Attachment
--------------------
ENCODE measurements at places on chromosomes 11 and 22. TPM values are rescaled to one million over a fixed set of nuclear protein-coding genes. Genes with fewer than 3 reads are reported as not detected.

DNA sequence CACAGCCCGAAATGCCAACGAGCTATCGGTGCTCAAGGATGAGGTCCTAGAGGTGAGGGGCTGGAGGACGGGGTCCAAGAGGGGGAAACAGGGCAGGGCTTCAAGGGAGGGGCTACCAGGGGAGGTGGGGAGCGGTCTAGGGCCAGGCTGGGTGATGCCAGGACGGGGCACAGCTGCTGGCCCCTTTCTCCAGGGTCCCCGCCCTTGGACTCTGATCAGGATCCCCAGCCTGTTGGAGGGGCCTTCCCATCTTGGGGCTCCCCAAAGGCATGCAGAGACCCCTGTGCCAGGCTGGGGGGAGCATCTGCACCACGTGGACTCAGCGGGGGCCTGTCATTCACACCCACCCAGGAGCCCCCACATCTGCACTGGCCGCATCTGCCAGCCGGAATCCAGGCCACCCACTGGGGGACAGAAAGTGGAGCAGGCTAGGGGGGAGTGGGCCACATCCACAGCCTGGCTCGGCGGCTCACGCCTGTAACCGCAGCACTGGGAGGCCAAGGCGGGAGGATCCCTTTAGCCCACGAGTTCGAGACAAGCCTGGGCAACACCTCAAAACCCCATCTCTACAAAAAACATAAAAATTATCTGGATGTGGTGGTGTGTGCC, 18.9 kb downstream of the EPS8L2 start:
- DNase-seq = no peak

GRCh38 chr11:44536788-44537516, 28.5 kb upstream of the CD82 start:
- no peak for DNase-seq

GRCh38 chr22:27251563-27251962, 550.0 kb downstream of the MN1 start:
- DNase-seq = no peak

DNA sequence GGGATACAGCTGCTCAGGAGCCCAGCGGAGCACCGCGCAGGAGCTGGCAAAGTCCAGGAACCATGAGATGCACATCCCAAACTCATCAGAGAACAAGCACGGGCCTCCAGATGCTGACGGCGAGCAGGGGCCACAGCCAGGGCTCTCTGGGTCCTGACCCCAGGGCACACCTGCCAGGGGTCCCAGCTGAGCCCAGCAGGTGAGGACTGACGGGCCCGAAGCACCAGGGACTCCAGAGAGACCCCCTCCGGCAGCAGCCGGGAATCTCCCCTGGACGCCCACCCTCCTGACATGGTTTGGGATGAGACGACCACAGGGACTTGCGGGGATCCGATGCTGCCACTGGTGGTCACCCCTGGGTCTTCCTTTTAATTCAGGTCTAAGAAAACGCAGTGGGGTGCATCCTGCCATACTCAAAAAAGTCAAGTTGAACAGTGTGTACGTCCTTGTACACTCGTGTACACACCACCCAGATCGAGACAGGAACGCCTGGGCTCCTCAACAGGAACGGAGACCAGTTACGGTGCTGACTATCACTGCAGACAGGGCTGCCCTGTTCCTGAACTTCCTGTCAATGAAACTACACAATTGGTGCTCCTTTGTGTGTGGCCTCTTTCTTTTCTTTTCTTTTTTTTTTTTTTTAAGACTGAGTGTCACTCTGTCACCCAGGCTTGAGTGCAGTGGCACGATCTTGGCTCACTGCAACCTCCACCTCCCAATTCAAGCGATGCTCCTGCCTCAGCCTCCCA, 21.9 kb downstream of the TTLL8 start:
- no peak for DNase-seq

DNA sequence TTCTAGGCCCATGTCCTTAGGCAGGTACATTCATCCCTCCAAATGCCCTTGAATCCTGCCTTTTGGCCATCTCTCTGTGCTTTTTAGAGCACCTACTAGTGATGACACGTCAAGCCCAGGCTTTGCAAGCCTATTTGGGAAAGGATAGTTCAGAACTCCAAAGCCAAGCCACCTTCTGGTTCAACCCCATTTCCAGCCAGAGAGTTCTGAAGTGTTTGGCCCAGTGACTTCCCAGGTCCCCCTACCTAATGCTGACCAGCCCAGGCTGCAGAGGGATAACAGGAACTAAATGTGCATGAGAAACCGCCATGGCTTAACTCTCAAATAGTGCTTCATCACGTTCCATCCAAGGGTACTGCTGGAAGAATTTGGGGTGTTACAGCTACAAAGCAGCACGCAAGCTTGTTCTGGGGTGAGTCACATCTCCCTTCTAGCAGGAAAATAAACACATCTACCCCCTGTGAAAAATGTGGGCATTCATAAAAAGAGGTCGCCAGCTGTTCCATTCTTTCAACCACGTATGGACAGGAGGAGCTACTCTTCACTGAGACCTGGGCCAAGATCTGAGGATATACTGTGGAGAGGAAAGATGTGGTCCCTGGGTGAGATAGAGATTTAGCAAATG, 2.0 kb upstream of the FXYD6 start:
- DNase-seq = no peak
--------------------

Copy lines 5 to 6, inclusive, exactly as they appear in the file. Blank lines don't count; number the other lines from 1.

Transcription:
- no peak for DNase-seq

GRCh38 chr22:27251563-27251962, 550.0 kb downstream of the MN1 start: